The Purdue OWL Presents Avoiding Plagiarism. How and When to Cite. Plagiarism. "the uncredited use (both intentional and unintentional) of somebody else's words or ideas." --Purdue OWL. Unquestionable Acts. Buying, selling, or borrowing a paper Hiring someone to write your paper - PowerPoint PPT Presentation
The Purdue OWL Presents Avoiding Plagiarism
The Purdue OWL Presents Avoiding PlagiarismHow and When to Cite Plagiarism"the uncredited use (both intentional and unintentional) of somebody else's words or ideas."
--Purdue OWL Unquestionable Acts Buying, selling, or borrowing a paper
Hiring someone to write your paper
Copying large chunks of text with quotation marks or citationsWhen to Give CreditWords or ideas presented in a magazine, book, newspaper, song, TV program, movie, Web page, computer program, letter, advertisement, or any other medium
Information you gain through interviewing or conversing with another person, face to face, over the phone, or in writing
When you copy the exact words or a unique phrase
When to Give Credit (cont)
When you reprint any diagrams, illustrations, charts, pictures, or other visual materials
When you reuse or repost any electronically-available media, including images, audio, video, or other media
Document any words, ideas, or other productions that originate somewhere outside of you.No Credit Necessary...(When It's Yours)Writing your own lived experiences, your own observations and insights, your own thoughts, and your own conclusions about a subject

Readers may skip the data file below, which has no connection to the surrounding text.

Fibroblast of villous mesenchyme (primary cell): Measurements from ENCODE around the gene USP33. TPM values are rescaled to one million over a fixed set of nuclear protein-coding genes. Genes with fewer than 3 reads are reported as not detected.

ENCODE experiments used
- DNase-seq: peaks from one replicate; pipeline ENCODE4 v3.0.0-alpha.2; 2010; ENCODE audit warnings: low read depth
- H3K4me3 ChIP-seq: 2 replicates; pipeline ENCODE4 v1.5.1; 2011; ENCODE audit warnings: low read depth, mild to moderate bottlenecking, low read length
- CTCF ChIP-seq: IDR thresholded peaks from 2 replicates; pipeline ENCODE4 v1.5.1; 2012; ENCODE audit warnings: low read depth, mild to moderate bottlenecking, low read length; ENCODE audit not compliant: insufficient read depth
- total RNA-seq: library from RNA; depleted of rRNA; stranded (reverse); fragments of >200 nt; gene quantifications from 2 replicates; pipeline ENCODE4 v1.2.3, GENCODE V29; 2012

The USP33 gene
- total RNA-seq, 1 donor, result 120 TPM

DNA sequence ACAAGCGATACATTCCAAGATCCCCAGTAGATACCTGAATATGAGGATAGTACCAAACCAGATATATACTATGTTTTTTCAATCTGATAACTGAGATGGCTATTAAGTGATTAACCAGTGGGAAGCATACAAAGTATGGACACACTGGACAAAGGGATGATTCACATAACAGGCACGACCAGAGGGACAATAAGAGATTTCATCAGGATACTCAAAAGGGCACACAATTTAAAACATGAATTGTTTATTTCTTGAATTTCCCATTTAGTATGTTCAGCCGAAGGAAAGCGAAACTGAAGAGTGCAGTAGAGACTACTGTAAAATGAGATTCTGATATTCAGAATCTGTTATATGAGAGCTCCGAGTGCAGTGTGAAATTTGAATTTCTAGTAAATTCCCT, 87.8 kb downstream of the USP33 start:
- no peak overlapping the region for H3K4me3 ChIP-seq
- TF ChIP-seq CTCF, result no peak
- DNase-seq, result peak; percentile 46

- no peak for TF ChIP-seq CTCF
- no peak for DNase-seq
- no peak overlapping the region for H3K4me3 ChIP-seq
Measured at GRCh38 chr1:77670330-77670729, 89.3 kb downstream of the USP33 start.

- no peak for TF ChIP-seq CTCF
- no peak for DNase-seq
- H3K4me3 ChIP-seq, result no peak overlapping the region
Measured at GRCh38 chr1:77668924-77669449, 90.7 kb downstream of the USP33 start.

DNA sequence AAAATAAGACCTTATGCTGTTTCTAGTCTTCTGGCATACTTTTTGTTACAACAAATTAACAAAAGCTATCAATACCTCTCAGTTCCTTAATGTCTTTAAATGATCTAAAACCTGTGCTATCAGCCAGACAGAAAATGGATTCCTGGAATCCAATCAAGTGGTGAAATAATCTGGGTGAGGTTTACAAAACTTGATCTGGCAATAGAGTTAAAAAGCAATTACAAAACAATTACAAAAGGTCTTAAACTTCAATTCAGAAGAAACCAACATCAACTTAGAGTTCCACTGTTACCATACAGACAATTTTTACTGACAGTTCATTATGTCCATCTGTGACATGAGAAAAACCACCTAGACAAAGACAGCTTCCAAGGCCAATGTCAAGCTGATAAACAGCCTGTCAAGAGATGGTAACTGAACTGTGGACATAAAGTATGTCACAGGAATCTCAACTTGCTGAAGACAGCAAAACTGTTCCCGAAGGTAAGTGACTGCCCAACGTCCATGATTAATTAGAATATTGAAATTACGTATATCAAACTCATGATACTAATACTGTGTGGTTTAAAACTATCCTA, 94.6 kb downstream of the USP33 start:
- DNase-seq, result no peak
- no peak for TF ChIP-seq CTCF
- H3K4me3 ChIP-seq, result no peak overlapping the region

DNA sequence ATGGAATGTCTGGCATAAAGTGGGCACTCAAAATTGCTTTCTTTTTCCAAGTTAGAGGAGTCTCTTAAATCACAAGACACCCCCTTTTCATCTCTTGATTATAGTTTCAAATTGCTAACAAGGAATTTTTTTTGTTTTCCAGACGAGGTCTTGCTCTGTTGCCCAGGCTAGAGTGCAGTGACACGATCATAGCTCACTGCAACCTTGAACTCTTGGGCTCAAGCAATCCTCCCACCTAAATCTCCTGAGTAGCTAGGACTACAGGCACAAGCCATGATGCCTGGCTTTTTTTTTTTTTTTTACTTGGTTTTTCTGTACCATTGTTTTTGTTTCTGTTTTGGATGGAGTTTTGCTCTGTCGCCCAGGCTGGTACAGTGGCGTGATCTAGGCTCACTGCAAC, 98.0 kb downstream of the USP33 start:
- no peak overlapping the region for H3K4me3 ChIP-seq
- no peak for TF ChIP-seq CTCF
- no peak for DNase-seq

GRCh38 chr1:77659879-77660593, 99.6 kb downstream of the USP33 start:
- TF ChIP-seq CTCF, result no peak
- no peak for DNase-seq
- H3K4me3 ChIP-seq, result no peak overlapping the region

When you are writing up your own results obtained through lab or field experiments
When you use your own artwork, digital photographs, video, audio, etc.
No Credit Necessary...(When It's Common Knowledge or Fact)When you are using "common knowledge," things like folklore, common sense observations, myths, urban legends, and historical events (but not historical documents)
When you are using generally-accepted facts, e.g., pollution is bad for the environment, including facts that are accepted within particular discourse communities, e.g., in the field of composition studies, "writing is a process" is a generally-accepted fact.
When In Doubt....Cite It! Unintentional plagiarism happens all the time.
Paraphrasing ideas that were not your own.
Summarizing information that is not common knowledge
Mimicking sentence structure, phrases, or wordingBest PracticesUse a statement that credits the source somewhere in the paraphrase or summary, e.g., According to Jonathan Kozol, ....
Check your paraphrase or summary against the original text; correct any errors in content accuracy, and be sure to use quotation marks to set off any exact phrases from the original textBest PracticesCheck your paraphrase or summary against sentence and paragraph structure, as copying those is also considered plagiarism.
Put quotation marks around any unique words or phrases that you cannot or do not want to change, e.g., "savage inequalities" exist throughout our educational system (Kozol).
Works CitedCreate an alphabetized list of sources referenced at the end of a paper or post.
Use easybib.com to help you.
Works Cited for this PresentationStolley, Karl, Allen Brizee, and Joshua M. Paiz. "Welcome to the Purdue OWL." Purdue OWL: Avoiding Plagiarism. Purdue Online Writing Lab, 05 July 2012. Web. 27 Nov. 2012. .